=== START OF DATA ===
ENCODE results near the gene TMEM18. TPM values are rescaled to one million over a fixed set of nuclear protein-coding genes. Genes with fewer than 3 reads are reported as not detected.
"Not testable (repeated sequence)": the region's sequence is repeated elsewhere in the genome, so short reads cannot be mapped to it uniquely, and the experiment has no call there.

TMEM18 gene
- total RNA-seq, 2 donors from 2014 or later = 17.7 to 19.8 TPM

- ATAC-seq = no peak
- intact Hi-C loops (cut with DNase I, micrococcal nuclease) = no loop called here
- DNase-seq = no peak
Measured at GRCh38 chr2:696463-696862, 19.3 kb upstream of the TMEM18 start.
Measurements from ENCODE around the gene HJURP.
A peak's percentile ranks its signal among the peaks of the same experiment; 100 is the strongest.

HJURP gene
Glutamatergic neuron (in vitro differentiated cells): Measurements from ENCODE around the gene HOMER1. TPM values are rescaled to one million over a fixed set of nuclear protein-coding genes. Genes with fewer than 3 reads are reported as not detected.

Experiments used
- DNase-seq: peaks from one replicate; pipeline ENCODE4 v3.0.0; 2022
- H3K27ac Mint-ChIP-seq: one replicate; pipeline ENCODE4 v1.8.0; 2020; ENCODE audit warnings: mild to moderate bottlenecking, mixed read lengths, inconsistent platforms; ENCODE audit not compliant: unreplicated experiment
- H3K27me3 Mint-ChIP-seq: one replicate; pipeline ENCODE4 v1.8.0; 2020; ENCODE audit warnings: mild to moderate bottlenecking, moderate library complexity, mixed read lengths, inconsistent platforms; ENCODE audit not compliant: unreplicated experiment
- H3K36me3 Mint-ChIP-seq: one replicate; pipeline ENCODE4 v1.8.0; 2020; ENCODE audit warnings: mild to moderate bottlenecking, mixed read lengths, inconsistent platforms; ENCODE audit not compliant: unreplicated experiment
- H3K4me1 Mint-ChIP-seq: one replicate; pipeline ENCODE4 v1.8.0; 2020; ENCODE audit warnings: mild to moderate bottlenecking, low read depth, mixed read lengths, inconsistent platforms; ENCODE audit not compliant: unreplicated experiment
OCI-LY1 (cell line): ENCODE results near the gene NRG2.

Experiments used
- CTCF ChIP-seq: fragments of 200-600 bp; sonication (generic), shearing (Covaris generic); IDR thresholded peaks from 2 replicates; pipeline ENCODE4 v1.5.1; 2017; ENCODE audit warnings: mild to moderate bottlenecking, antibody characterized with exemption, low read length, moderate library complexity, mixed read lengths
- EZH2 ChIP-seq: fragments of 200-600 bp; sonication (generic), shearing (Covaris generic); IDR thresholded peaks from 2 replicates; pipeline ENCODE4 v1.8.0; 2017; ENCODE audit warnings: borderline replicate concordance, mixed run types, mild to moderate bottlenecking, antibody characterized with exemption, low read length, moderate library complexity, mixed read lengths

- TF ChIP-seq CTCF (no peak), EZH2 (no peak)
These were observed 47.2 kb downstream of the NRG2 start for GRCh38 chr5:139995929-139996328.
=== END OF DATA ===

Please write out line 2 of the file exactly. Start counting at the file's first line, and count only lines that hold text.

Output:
"Not testable (repeated sequence)": the region's sequence is repeated elsewhere in the genome, so short reads cannot be mapped to it uniquely, and the experiment has no call there.